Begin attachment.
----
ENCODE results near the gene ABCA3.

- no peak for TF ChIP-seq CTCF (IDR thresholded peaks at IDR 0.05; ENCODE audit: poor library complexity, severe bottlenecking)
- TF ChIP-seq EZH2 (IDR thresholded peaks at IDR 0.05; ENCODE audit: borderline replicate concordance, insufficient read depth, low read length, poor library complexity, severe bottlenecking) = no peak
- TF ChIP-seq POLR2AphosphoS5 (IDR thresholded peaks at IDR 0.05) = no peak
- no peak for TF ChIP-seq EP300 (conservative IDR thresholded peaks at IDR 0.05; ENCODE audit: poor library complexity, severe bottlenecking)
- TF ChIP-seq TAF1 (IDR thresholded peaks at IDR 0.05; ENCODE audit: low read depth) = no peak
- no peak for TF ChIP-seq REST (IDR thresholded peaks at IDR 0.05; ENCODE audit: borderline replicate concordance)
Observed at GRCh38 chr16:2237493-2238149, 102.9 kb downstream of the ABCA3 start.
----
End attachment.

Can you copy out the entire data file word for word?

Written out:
ENCODE results near the gene ABCA3.

- no peak for TF ChIP-seq CTCF (IDR thresholded peaks at IDR 0.05; ENCODE audit: poor library complexity, severe bottlenecking)
- TF ChIP-seq EZH2 (IDR thresholded peaks at IDR 0.05; ENCODE audit: borderline replicate concordance, insufficient read depth, low read length, poor library complexity, severe bottlenecking) = no peak
- TF ChIP-seq POLR2AphosphoS5 (IDR thresholded peaks at IDR 0.05) = no peak
- no peak for TF ChIP-seq EP300 (conservative IDR thresholded peaks at IDR 0.05; ENCODE audit: poor library complexity, severe bottlenecking)
- TF ChIP-seq TAF1 (IDR thresholded peaks at IDR 0.05; ENCODE audit: low read depth) = no peak
- no peak for TF ChIP-seq REST (IDR thresholded peaks at IDR 0.05; ENCODE audit: borderline replicate concordance)
Observed at GRCh38 chr16:2237493-2238149, 102.9 kb downstream of the ABCA3 start.